Paul seemed visibly shaken, as were his wife and the girls. It made sense, they had all been forced to run for their lives in the early hours of the morning, leaving all their treasured belongings to burn. In reality, Paul’s fear and nervousness had little to do with the after-effects of the fire, but what he himself had done to cause it in the first place.
Miles away from Paul’s house, another crime had also been committed. Though it was unbeknownst to the police at the time. Keith Caneiro, Paul’s brother and business partner, had been murdered inside his Colts Neck home. His wife, Jennifer, and his two children, Jesse and Sophia, had also been killed.
A Whole Family
Seven hours later, Keith’s neighbors would be called from their homes with the news that his mansion was also on fire. Keith was already dead inside, he had been shot. His wife and two children were also dead, stabbed to death by some unknown assailant. The fire had been little more than a distraction to potentially obfuscate their deaths.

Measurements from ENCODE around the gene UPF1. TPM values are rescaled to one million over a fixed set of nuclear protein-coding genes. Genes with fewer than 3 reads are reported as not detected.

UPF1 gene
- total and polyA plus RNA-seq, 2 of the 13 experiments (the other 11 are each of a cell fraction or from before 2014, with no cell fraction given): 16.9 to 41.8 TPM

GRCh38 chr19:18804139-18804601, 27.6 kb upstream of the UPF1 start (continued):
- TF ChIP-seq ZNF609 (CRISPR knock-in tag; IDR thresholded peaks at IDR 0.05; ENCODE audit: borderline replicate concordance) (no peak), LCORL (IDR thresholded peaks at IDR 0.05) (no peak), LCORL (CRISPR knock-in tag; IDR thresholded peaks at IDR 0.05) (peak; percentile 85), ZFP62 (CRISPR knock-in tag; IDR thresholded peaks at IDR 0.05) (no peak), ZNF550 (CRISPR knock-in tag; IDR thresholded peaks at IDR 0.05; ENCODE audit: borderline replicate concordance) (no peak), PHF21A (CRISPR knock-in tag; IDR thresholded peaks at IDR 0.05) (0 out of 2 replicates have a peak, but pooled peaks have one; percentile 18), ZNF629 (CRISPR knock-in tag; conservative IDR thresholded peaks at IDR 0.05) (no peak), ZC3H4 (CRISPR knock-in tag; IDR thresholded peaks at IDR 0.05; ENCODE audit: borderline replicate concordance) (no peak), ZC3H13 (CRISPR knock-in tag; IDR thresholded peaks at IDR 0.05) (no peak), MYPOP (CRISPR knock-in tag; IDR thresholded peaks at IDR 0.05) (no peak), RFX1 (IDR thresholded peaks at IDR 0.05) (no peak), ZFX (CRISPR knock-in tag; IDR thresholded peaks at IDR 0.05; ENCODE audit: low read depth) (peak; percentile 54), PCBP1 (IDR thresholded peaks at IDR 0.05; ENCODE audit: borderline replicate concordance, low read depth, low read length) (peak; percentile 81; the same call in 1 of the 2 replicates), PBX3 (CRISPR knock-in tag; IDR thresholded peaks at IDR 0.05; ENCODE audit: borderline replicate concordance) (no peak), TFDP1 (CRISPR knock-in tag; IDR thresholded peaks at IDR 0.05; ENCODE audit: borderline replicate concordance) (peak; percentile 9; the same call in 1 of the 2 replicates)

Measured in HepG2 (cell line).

It took fire crews several hours to put out the blaze and though the four bodies of the family were badly burned by the time they were autopsied, it was clear that foul play had been involved. They had been the victims of what the police called “homicidal violence” and Paul Caneiro allegedly knew all about it; though police weren’t aware of that at the time.